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Unmade in China: hidden truth about China’s economic miracle

Unmade in China: hidden truth about China’s economic miracle

A sobering assessment of the economic risks in China’s manufacture and supply chains, and a heartening look at how businesses in the West can find opportunity in these challenges by selling goods and services to China, are highlighted in a new book; Unmade in China.

Jeremy Haft’s analysis of China’s intricate supply chains reveals an economy which struggles to make baby formula safety, much less a nuclear power plant. Informed by years of experience building new companies in China, research visits to nearly 1,000 factories and backed up with the figures to prove it, in his new book ‘Unmade in China’ Haft uncovers a reality of systemic risk at the heart of Chinese manufacturing that provides the West with both challenges and opportunities.

He reveals a startling picture of rampant non-compliance in product quality, management protocols and governance in Chinese manufacturing that has created increased demand for western-made products and services in China. Now even low-tech products such as doorknobs, clothes and furniture all contain materials from western companies. About half of every dollar spent in America on goods coming from China flows back to US firms. Indeed, perceiving foreign goods as safer, China is importing from the West in such volume that millions of jobs are sustained through Chinese trade and investment.

In his book, Haft presents a convincing case for harnessing this opportunity by selling safety into China and opening up to Chinese investment. The Chinese market is one of the fastest growing export destinations for European goods and services. In fact, Europe is China’s number one source of imports today, beating Taiwan, Japan – and America, which ranks as China’s fifth largest source of imports. These exports to China support over three million European jobs.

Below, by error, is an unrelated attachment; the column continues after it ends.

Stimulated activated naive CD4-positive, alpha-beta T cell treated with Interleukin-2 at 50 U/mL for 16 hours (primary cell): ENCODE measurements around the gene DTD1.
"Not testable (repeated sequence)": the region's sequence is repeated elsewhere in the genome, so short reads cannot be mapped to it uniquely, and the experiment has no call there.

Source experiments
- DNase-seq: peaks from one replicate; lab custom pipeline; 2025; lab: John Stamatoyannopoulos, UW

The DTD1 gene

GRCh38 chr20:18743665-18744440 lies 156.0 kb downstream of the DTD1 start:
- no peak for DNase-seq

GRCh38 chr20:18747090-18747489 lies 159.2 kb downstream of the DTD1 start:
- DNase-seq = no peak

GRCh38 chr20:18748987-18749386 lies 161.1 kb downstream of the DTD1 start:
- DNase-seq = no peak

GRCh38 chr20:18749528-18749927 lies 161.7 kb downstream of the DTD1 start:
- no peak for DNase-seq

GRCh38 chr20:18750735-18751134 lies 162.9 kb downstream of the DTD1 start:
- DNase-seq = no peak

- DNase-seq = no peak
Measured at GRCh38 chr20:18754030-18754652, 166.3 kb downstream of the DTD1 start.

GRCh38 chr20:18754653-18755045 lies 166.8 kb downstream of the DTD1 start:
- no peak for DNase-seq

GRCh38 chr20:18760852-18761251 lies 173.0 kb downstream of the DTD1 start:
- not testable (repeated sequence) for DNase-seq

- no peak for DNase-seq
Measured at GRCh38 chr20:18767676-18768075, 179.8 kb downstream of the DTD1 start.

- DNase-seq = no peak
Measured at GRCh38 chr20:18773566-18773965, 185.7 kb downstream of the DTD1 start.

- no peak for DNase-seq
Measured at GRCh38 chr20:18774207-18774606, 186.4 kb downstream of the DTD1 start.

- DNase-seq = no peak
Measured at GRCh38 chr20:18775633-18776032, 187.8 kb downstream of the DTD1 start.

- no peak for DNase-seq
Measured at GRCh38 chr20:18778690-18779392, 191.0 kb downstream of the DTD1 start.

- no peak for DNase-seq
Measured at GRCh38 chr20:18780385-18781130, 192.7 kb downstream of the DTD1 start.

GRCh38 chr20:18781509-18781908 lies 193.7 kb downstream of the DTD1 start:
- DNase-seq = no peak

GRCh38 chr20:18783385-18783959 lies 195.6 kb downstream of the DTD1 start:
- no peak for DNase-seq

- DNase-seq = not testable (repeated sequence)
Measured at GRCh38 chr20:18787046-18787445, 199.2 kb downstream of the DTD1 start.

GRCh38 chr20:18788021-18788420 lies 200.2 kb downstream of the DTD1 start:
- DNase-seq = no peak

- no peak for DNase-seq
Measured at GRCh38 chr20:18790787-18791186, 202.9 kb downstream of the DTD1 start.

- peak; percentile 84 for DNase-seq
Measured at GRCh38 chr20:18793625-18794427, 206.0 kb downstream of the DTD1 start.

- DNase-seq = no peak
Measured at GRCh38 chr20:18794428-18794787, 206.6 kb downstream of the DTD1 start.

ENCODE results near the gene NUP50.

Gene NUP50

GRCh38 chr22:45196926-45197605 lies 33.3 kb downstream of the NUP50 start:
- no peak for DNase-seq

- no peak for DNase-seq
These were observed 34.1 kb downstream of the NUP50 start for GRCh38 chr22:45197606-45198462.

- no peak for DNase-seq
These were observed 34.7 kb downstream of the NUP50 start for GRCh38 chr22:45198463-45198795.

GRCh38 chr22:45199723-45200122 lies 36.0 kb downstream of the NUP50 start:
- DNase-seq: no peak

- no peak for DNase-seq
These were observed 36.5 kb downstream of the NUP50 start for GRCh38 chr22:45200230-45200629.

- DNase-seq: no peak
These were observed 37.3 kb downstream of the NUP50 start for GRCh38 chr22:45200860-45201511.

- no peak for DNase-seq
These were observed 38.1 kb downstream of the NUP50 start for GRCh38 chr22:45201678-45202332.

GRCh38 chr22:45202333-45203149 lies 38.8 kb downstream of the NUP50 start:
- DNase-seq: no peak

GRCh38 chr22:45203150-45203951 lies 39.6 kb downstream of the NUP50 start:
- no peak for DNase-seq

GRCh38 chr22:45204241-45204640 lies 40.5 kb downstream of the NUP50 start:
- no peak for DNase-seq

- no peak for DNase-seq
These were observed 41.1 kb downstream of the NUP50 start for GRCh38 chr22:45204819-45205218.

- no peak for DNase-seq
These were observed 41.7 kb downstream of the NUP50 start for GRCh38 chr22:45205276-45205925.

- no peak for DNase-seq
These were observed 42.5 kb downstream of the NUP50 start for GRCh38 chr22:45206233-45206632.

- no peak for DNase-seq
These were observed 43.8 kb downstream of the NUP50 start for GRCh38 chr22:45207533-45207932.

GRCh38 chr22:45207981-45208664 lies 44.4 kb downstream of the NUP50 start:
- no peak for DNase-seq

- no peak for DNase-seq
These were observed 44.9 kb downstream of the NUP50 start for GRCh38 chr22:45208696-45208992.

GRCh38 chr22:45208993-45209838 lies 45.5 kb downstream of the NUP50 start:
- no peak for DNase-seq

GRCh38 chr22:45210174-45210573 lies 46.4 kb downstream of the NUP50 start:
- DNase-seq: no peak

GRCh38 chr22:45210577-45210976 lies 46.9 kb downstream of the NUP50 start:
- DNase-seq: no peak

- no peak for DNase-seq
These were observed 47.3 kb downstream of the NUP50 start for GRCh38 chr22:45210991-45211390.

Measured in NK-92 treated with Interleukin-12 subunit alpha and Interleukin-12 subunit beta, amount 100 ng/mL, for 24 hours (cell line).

Haft’s book takes a new look at China’s so-called rise and the implications for European competitiveness in the coming century. It takes us on a walk through the supply chain of how stuff is made – or rather unmade – in China, and shows us first hand how risk is a systemic defect in China’s economy. Haft argues that a lack of good and credible economic data has contributed to our China myopia.

The publication of the book is timely, with China’s president Xi Jinping on a four-day visit to the UK – the first state visit to the UK by a Chinese leader since 2005 and hailed by officials from both countries as the start of a ‘golden era’ of relations. The Treasury hopes to establish China as Britain’s second biggest trading partner within ten years. And there is good reason to push for better trade relations with China; it’s well-publicised reduced growth of 6.9% is still going to be more than the entire British economy for the next five years. Chancellor George Osborn said: “Even as China’s growth slows, it will continue to be a powerhouse for the global economy. There will be many new opportunities for the UK.”

For its part, talking about its relationship with the West, China has called for more understanding and trust, and less estrangement and suspicion, and has sought to reassure the West that China is open to foreign business.

"Unmade in China: The Hidden Truth about China's Economic Miracle" is available from Polity Books, in hardback, priced £16.99.

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